Just like its predecessor, The Bourne Identity
, 2004’s The Bourne Supremacy
is being released on Blu-ray as a “Flipper” disc. That means you get the Blu-ray version on one side of the disc and the DVD on the other. Not unlike Identity
, there doesn’t seem to be much wrong with this set up….yet.
The Bourne Supremacy
Blu-ray release is a “Flipper” disc, which I’ve discussed in The Bourne Identity
review. If you have questions about possible problems with this type of disc, check out that review, although neither disc I have, either Identity
, has any technical issues at this point. That could change with wear and tear in the future, of course.
The disc matches Identity
in that the HD version is sharp and clear and wonderful to watch, and the extras are plentiful. The “U-Control” feature is hyped on the back of the box, but of the three options -- “Picture in Picture,” “Bourne Dossier,” and “Bourne Orientation” -- only “Picture in Picture” is worth checking out. It operates like a second commentary with interviews, storyboards, and other behind-the-scenes video popping up during the movie. The other two options are, in a word, crap. The “Dossier” just throws up a bunch of random numbers meant to seem like secret file codes and some information about the location or mission being shown on screen. The “Orientation” is a simplistic retelling of the information you’ve just seen. A total waste.
Since the “Picture in Picture” is a good second commentary, the actual commentary by Paul Greengrass has some competition. Fortunately, he’s up to the challenge, although he does sometimes seem to forget he’s giving a commentary and minutes go by while a scene unfolds and he says nothing. When he does talk, though, he’s entertaining, if not particularly enthusiastic.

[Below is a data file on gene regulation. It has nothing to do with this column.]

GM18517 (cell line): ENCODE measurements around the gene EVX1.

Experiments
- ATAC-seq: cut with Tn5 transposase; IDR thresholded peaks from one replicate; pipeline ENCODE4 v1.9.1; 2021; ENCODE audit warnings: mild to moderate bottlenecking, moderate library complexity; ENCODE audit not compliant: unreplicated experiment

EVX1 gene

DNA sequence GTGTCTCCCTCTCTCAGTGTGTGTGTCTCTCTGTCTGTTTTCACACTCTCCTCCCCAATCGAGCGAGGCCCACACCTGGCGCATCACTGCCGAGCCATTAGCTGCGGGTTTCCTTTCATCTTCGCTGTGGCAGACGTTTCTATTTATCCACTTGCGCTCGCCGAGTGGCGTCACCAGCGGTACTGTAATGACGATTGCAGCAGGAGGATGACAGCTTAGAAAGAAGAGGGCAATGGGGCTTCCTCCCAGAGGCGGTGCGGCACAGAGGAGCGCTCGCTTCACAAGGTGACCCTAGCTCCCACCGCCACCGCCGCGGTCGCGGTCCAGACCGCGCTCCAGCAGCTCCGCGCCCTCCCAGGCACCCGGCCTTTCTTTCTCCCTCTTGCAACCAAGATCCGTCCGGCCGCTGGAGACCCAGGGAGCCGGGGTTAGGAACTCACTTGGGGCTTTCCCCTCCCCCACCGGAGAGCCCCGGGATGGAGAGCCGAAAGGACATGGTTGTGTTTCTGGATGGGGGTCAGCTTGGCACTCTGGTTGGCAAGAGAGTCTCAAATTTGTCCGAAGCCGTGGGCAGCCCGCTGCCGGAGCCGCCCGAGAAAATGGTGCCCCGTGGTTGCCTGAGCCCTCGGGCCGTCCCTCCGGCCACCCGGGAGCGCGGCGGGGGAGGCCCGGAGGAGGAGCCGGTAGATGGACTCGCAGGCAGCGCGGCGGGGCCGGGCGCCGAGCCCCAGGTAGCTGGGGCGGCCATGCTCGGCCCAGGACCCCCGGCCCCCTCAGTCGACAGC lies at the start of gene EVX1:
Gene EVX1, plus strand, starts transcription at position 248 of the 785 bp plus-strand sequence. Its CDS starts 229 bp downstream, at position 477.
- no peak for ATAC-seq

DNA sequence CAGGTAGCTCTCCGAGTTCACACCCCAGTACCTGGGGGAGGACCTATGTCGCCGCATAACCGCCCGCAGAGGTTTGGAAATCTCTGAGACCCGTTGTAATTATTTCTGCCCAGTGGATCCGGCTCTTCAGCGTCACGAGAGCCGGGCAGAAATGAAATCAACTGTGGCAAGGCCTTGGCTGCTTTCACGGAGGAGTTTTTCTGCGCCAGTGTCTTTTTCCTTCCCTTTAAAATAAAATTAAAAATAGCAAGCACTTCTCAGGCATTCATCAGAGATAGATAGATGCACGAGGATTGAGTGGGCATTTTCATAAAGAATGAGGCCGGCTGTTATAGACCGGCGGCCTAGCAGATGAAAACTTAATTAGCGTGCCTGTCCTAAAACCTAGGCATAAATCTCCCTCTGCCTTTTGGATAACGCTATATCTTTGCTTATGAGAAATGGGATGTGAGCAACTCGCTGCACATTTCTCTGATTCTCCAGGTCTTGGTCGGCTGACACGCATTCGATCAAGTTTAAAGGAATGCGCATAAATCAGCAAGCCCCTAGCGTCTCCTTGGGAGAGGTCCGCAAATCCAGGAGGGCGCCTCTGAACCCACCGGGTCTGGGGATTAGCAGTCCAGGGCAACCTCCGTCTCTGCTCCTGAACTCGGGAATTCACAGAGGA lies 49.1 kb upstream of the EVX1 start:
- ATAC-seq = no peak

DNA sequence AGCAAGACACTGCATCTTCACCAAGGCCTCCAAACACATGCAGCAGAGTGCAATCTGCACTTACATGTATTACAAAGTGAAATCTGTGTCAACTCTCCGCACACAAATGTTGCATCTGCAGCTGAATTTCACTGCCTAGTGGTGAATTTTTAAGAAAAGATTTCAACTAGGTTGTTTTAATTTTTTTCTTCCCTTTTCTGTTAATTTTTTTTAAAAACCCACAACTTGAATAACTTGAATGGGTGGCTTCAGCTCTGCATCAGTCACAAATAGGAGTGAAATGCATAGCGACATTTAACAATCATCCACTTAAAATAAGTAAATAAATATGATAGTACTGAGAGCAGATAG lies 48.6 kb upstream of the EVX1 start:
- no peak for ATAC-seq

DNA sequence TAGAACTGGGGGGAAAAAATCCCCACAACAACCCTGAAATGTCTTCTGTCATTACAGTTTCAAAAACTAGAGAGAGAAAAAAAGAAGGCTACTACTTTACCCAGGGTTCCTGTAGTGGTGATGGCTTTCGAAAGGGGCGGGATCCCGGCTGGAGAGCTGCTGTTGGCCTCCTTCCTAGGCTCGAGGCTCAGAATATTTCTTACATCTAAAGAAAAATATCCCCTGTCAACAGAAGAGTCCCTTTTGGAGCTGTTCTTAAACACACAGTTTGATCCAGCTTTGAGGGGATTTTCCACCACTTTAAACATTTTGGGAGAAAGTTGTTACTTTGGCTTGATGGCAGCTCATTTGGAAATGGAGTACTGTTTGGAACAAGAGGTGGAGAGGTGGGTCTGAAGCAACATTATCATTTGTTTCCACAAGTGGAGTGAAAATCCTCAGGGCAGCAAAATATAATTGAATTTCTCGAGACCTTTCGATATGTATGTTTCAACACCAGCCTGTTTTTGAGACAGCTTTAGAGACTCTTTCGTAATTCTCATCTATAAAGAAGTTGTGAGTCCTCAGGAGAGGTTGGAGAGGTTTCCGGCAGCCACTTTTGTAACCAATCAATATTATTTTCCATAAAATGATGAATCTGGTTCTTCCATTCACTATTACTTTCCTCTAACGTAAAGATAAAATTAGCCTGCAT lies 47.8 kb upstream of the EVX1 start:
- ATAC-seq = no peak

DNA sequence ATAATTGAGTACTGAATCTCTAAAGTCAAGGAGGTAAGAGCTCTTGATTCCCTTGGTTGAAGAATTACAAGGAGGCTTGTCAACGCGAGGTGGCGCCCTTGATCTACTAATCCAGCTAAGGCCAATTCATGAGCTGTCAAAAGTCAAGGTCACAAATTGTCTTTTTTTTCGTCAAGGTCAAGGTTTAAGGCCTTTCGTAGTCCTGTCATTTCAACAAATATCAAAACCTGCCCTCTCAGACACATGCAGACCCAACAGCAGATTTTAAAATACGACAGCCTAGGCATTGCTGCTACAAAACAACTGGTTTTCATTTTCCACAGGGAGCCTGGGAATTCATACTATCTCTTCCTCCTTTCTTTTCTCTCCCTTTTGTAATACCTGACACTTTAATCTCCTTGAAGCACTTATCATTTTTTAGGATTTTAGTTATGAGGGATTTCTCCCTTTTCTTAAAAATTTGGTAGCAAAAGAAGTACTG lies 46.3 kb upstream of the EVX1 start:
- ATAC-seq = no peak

While the plot of the movie is somewhat confusing, there is some help available in the “Explosive Deleted Scenes” extra. The scenes, about 10 minutes in total, are anything but explosive, but one has a bunch of explanation of how things fit together that would have been helpful. There is also an alternate ending that shows Bourne and Landy meeting in a hospital room and her asking him to come back in and join the CIA. It’s interesting that both alternate endings for the first two movies show face-to-face meetings between the Bourne and his CIA pursuers. I have no idea what it means, but it’s interesting.
Two of the extras follow-up on extras from Identity
. “The Bourne Mastermind” is a continuation of the interviews with and about Robert Ludlum, the Bourne author. As I noted in the other review, if you watch the three-part extra on Ludlum contained on Identity
, you can avoid both parts of “The Bourne Mastermind,” as they are just shorter versions of the same material. “The Bourne Diagnosis” continues the misguided premise that Bourne’s amnesia and other psychological issues are worth discussing with a real psychiatrist.
There isn’t a “making-of” featurette, but there are individual featurettes, all in the four- to six-minute range, that give quite a bit of interesting info on the film. There are nine altogether, and they can be broken up into two main groups: action stuff and non-action stuff. The action stuff includes a breakdown of the chase on the bridge (when Bourne jumps onto the barge and then climbs back on the bridge), the Russian chase scene, the special car that was used to film the car chases, the fight training Damon was given, and something simply titled “Blowing Things Up.” The non-action stuff focused on Greengrass, the composer John Powell, the locations, and a casting featurette that primarily allowed the actors to kiss each other's asses.
When taken together, the Blu-ray is a great value. Plus, the DVD version is there if you need it. This is just a good action series, and while I wish they’d avoided the controversy by putting the DVD on a separate disc, you can’t go wrong picking this up.